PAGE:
St. Peter, Toronto hip-hop producer, wants music to be about struggle, not the party life.

Evan De Souza, Maya Akbay, Peter Heinrichs (St. Peter), Tichoan Tapawamba from Centennial College journalism.

by Maya Akbay

Peter Heinrichs, or St. Peter as he’s known in the hip-hop world, is an underground music producer who has potential to change the hip-hop world with his vision.

Heinrichs, 24,  is a Toronto musician with a love for creating hip-hop with a meaningful message behind it. He claims that with the way mainstream hip-hop music has evolved, none of the stuff he usually hears on the radio serves any other purpose than having fun and dancing.

“They kind of sucked the negative out of hip-hop and commercialized it,” he said, in an interview at Centennial College journalism in April. “I don’t agree with the message, or rather, the lack of the message.”

Heinrichs works with artists who convey their political and spiritual thoughts in the lyrics of their songs, and talk less about parties and having fun. He has worked with artists like Hell Razah, K.D.B. and Killah Priest.

“Everyone likes to have fun, but sometimes you want to listen to a song and be inspired,” he said, in an interview in April at Centennial College journalism school in Toronto. He believes there are good things that mainstream artists like Drake are doing, and he’s not against the “love songs’’ that Drake sings, but that he wants to keep working on “intellectual, politically uplifting music.”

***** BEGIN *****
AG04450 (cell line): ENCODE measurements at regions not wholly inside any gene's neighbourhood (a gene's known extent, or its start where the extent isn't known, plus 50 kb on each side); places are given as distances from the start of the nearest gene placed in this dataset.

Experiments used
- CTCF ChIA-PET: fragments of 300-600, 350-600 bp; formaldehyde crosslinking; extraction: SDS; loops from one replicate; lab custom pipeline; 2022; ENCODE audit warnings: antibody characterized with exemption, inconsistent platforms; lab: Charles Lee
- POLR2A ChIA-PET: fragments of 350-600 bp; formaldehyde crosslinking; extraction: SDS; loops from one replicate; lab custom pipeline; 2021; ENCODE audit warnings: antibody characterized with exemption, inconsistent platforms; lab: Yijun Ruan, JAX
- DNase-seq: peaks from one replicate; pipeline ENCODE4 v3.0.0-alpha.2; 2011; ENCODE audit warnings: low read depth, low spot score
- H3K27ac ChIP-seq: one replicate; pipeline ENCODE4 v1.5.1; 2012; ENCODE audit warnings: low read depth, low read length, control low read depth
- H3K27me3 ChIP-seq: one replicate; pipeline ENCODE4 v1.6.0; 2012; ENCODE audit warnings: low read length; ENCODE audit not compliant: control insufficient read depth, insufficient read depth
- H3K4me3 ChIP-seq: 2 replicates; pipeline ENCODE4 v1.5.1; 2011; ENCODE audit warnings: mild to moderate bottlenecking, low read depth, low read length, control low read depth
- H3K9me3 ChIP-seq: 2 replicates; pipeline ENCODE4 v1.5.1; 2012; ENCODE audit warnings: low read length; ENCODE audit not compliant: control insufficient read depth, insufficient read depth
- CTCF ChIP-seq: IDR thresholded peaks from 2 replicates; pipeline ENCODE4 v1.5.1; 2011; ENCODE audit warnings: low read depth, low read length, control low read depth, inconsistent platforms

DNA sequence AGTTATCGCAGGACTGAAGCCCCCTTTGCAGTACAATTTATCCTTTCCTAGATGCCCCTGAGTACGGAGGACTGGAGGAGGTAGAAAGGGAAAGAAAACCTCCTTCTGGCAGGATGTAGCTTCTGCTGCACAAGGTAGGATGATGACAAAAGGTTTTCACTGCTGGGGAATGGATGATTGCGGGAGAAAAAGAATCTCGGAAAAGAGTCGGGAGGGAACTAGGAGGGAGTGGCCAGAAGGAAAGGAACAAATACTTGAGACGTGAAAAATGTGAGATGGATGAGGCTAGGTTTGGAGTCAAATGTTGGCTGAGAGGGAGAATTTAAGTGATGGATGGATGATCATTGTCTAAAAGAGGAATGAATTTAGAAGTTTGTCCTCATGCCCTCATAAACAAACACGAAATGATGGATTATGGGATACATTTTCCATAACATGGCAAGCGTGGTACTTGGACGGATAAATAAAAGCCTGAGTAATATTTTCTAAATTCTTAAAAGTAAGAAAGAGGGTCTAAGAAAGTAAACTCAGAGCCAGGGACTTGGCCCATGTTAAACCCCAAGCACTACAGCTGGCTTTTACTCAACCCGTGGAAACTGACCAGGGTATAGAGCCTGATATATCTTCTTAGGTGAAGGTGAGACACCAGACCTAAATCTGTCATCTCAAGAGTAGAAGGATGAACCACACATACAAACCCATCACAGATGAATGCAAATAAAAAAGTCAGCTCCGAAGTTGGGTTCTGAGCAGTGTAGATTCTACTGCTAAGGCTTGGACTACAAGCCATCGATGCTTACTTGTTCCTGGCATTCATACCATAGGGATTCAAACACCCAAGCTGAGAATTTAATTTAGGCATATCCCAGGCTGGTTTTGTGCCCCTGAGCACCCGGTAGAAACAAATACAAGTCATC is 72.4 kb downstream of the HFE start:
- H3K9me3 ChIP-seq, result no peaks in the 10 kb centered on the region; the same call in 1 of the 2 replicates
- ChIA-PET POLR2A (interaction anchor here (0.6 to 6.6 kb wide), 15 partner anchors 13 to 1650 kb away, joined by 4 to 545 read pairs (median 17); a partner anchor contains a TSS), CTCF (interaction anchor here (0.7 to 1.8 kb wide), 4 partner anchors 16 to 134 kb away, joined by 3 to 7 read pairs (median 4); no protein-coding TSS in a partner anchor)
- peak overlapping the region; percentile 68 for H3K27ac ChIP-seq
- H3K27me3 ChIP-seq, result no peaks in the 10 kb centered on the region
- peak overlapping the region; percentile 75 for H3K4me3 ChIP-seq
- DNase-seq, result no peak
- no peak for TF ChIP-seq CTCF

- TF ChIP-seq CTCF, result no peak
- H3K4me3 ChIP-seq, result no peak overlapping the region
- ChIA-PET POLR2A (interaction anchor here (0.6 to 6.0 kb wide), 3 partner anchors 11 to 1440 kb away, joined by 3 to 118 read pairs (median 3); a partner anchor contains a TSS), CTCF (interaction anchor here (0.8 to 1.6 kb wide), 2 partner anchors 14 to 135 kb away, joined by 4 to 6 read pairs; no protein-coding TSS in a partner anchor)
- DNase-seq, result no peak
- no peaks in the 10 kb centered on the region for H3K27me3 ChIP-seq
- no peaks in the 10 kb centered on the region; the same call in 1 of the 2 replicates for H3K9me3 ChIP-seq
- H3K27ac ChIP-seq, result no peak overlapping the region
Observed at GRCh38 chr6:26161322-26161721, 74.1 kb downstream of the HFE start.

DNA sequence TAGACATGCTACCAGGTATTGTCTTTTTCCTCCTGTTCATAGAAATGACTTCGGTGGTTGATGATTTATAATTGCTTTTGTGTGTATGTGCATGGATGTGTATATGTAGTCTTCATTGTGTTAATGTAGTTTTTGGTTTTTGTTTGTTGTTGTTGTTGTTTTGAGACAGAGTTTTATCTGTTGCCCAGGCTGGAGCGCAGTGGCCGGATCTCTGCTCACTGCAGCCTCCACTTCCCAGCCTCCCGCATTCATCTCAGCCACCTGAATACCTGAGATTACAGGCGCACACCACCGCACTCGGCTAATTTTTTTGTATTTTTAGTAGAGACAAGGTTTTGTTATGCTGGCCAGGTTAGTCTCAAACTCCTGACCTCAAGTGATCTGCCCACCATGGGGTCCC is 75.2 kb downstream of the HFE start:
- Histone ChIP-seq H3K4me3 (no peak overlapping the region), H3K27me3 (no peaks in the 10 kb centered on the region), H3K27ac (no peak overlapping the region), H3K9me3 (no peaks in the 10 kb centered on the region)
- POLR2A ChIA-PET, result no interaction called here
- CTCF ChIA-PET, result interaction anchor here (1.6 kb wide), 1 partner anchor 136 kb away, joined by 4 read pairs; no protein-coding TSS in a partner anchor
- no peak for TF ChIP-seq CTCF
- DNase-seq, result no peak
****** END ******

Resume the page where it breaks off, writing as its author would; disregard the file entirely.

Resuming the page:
When asked about how he feels about sharing his vision, Heinrichs said that it’s important to convey that everyone goes through a struggle, at one point or another.

“I have an understanding of certain things that I work hard not to be jaded by… I have an obligation to share that. I feel like that’s part of my duty in life,” said Heinrichs.

He comes from a middle class family with a good upbringing and, classical music training, and he has no hesitation to bring that to the table because he’s had struggles of his own.

“Whether you’re poor or rich, everyone struggles with something… I think what I’m here to do is become a middle-man between privileged and unprivileged people and bring them together,” he said.

One of the biggest struggles that Heinrich had to face as a kid was sitting in a classroom and trying to relate to everything that was trying to be taught to him at school. He ended up dropping out of high school to pursue his dream in the music industry.

“I hated school… I always wanted to learn about creative things and I was always conformed to do this and this,” said Heinrichs.

He says he doesn’t regret quitting school, but that he wants to go back to his classical piano training in the future, and work on movie scores.

“It’s important to look at fear in the face and do what you got to do, otherwise you’re just going to stay in the same spot,” he said. “[I want to] not sell out, find that middle ground where I’m still true to myself.”

Heinrichs is currently working on releasing a mix-tape called N.A.U. (North American Union) that includes artists like Hell Razah, Killah Priest, and Vendetta Kingz.